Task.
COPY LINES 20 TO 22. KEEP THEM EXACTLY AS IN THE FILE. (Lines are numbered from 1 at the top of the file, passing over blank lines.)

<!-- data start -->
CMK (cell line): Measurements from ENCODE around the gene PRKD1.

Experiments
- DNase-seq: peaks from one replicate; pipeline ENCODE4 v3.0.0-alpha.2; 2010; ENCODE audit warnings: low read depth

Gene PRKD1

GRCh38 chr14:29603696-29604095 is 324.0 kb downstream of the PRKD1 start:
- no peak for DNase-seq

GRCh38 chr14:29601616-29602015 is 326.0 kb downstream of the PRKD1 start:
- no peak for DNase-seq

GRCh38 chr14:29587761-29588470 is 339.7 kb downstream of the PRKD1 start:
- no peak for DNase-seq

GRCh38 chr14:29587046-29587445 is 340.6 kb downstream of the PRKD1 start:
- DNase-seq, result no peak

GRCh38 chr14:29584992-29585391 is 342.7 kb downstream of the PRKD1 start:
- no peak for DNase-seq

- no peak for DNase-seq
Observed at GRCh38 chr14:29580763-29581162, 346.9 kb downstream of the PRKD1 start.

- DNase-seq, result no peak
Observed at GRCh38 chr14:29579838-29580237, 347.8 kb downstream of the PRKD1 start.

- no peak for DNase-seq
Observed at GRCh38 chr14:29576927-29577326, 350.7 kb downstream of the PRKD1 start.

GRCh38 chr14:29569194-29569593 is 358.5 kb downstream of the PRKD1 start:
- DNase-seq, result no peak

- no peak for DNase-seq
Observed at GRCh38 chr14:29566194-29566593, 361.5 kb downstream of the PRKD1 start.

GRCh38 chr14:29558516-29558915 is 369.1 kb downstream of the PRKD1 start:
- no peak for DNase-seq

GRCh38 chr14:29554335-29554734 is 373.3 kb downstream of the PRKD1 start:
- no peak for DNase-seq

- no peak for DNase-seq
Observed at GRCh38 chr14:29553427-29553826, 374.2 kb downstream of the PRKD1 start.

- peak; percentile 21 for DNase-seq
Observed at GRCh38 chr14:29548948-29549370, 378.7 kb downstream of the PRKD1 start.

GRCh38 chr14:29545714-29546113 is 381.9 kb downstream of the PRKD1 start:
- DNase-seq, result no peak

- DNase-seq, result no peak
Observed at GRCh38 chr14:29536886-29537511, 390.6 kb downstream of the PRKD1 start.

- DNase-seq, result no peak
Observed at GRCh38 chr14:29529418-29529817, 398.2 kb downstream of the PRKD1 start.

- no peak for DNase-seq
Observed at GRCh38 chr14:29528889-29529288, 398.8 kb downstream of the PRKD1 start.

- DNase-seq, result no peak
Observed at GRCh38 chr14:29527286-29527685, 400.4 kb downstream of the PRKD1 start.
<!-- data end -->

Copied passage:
Observed at GRCh38 chr14:29576927-29577326, 350.7 kb downstream of the PRKD1 start.

GRCh38 chr14:29569194-29569593 is 358.5 kb downstream of the PRKD1 start:
- DNase-seq, result no peak